waterlilies - Illustration by Helen KrayenhoffFew sights are more beautiful or refreshing in summer than a cool, clear pond with water lilies floating serenely on the surface. The hardy water lily, Nymphaea (after the water nymph of ancient Greek mythology), is the perennial celebrity of the water garden, and one of the most popular aquatic plants we have at Berkeley Hort. If you follow these simple steps, your water lily should bloom abundantly spring through fall, as long as water temperatures are above 60 degrees F.

  1. REPOT: As soon as you get it home, repot the Nymphaea in a larger container. The roots need horizontal space, so I use plastic lattice baskets or even dishpans, about 18 in. across and 8 in. deep (I find gray ones are the least conspicuous). If you use a basket, line it with burlap to keep the soil from floating away. The best soil is the good old heavy clay we’re all “blessed” with here in the East Bay; avoid using commercial potting soils with organic matter that will rot in the water. Firm the soil tightly around the root ball, and cover the surface with a thin layer of gravel to keep nosy fish from disturbing things.
  2. FERTILIZE: Water lilies are heavy feeders, and won’t bloom unless they’re adequately nourished. Most commercial growers recommend slow-release fertilizer tablets, which can be pushed into the soil when planting. To feed plants that are already established in pots that are hard to reach in the middle of the pond, I make “mud balls,” consisting of Osmocote 14-14-14 time-release granules mashed into a clay-soil ball about the size of a walnut. If your aim is pretty good, you can toss them out into the lily baskets without tumbling in yourself! Don’t use regular granular fertilizer, which will cloud the water and may be harmful to fish.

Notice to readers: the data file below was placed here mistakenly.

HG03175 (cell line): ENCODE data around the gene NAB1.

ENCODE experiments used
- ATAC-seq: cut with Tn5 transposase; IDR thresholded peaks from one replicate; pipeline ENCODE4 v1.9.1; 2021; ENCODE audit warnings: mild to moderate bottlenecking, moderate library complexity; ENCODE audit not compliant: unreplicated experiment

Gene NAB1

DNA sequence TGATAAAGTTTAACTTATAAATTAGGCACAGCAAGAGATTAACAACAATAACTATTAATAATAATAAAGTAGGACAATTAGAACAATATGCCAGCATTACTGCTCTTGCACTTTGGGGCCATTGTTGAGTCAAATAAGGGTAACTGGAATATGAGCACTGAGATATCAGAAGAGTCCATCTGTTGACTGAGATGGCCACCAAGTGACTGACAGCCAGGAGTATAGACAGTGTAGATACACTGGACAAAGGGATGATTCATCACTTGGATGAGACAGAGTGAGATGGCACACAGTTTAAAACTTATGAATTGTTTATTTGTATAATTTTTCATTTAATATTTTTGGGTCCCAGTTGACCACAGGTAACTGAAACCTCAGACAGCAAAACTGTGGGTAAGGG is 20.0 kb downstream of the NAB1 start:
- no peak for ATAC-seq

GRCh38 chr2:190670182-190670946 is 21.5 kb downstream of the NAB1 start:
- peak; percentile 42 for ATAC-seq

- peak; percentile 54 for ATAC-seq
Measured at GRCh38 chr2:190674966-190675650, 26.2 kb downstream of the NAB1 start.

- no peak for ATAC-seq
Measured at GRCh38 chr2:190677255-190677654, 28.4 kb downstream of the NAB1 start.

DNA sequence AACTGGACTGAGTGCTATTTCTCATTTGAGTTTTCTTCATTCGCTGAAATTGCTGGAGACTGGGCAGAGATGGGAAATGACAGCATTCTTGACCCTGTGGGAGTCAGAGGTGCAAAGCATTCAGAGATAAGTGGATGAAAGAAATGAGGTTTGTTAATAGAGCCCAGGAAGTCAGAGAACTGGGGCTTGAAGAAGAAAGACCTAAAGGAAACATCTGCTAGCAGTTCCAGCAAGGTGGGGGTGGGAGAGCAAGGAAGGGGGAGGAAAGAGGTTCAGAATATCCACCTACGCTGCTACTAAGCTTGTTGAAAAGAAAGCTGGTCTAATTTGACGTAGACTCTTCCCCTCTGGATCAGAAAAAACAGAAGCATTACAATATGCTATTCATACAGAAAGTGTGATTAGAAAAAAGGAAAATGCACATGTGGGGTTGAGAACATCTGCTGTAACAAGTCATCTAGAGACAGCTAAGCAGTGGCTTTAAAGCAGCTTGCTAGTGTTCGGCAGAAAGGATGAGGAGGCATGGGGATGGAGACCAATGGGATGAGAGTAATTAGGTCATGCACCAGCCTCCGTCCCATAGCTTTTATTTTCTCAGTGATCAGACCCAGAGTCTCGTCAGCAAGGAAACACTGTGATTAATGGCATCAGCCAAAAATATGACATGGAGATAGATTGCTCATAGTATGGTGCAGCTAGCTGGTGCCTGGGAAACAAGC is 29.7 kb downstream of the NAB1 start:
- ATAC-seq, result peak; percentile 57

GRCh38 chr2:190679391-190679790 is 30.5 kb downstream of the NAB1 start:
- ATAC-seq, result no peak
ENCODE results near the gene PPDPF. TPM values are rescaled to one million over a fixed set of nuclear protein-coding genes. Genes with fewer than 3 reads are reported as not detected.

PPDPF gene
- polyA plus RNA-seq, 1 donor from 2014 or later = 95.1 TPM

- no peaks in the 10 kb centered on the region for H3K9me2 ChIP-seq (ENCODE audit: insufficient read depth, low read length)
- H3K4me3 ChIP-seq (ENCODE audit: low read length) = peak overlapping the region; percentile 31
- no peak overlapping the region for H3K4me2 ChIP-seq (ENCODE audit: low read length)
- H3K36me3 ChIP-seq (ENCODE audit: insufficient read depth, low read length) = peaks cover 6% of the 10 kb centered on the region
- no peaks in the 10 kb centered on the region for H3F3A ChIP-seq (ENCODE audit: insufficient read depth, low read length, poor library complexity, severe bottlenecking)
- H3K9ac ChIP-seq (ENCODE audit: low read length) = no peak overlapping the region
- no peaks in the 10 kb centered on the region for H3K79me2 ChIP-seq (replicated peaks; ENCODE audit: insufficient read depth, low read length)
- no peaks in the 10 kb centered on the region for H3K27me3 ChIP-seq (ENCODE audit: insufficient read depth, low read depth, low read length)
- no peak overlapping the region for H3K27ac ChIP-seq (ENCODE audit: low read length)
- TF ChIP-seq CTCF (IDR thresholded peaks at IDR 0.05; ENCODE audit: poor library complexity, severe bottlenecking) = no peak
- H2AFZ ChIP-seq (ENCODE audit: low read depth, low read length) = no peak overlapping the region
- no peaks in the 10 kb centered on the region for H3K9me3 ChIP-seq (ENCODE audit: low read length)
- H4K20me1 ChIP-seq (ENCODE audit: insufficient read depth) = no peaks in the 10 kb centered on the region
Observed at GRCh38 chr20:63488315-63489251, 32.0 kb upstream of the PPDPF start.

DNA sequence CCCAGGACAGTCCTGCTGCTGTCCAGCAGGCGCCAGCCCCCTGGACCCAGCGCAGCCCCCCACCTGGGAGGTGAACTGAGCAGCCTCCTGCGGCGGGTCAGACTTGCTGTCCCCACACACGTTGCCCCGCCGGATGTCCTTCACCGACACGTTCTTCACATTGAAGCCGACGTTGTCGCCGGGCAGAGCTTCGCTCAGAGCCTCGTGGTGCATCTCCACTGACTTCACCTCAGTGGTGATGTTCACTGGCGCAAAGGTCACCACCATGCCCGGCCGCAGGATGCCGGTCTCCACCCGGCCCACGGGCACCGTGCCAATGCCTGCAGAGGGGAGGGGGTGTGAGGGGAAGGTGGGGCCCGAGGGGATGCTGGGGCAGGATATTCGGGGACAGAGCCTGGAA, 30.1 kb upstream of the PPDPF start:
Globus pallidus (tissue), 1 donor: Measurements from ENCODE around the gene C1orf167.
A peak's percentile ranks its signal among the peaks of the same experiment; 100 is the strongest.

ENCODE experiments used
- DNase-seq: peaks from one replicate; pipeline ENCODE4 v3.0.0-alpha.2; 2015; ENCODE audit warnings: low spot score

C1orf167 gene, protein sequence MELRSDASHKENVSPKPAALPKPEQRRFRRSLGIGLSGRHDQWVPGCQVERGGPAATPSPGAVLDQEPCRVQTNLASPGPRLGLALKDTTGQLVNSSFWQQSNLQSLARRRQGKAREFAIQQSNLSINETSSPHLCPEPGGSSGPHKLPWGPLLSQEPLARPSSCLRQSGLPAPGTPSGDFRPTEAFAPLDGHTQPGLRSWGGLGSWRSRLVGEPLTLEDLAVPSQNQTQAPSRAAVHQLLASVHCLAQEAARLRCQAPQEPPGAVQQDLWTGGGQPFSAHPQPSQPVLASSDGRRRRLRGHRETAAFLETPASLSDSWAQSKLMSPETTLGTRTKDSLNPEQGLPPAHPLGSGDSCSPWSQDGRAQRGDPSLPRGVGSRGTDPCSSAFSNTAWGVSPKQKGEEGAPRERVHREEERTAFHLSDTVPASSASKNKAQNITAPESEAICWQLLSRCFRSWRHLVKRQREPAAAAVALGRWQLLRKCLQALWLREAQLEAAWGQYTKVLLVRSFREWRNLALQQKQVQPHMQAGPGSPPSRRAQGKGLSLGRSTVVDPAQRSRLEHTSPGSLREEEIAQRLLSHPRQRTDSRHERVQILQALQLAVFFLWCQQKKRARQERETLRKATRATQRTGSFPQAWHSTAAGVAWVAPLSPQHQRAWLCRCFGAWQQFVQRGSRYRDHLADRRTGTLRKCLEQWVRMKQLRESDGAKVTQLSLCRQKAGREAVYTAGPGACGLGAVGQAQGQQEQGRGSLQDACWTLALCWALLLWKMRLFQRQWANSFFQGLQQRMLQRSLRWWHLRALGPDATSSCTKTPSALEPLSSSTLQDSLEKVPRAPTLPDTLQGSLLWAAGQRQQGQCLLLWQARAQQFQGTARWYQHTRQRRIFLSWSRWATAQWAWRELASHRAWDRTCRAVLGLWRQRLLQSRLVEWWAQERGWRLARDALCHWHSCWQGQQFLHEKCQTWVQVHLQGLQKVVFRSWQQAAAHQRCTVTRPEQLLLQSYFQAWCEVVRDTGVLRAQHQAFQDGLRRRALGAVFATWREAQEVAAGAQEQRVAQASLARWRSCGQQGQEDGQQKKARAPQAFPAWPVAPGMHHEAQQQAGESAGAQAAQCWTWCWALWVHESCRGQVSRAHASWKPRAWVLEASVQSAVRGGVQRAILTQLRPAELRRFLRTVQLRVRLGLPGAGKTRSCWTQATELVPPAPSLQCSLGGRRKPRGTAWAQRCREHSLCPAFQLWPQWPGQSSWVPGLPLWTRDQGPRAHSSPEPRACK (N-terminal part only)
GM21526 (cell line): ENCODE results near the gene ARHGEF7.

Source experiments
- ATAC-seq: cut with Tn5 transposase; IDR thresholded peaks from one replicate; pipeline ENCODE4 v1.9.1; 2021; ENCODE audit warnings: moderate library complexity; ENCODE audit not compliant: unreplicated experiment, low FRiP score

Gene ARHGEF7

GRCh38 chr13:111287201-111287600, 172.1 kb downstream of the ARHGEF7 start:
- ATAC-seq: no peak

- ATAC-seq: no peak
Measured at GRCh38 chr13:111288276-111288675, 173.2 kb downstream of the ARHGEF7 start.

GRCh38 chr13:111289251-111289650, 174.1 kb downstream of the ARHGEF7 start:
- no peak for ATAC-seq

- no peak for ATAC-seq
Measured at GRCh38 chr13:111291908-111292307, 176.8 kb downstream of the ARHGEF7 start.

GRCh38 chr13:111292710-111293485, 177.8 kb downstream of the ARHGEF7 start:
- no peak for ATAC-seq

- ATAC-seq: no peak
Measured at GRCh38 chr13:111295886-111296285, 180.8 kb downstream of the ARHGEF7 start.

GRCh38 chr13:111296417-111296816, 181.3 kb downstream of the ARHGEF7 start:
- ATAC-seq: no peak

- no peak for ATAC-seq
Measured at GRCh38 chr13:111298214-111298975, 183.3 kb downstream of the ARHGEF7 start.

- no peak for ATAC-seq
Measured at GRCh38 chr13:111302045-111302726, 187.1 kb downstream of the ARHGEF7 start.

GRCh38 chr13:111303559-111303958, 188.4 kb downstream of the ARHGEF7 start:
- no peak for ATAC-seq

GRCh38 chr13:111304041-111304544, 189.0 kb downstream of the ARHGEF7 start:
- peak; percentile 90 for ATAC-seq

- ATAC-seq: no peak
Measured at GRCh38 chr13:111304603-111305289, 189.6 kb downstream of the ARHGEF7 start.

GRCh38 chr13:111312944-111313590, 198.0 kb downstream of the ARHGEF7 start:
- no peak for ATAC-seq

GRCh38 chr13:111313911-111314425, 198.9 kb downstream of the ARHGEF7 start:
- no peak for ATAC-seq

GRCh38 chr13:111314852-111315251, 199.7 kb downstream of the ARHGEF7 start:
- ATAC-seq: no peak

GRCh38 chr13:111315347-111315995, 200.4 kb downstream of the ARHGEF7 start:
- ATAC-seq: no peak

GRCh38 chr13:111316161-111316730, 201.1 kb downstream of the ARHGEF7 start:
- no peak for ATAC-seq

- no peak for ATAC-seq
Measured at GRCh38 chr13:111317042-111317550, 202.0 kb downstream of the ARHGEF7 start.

3. SUBMERGE: Most water lilies need to be at least 18 inches deep to bloom. Some of the smaller ones can tolerate a little less depth, and many can go deeper. If you’re planting your lily in a pond deeper than 2 feet, lower the plant slowly by starting it out on a stack of bricks, which can be removed one at a time as the stalks grow up to the surface. It’s best to submerge the lily when the water is warm, in a place that gets 6-8 hours of direct sunlight (in hotter climates, 4 hours may be sufficient for good bloom). The deeper the pot, the more hours of sunlight required.
  4. DIVIDE: You can greatly increase the number of blooms your lily produces by dividing it every 3 or 4 years, in early spring. When the pads start standing up above the water, you’ll know the plant is too crowded and needs dividing.

Water lilies come in a wide assortment of colors, shapes and sizes. They range from pure white through yellows, pinks, rosy reds, as well as the exotic “changeables,” which open yellow then melt to sunset colors and deeper reds. Flowers may be as small as pansies or bigger than baseballs, and may be shaped like stars, cups, powder puffs, or spiky cactus blossoms. Many are delightfully fragrant. We will continue to offer an ever-changing selection of varieties throughout the summer…stop by our aquatic plant section and see which ones we have in this week!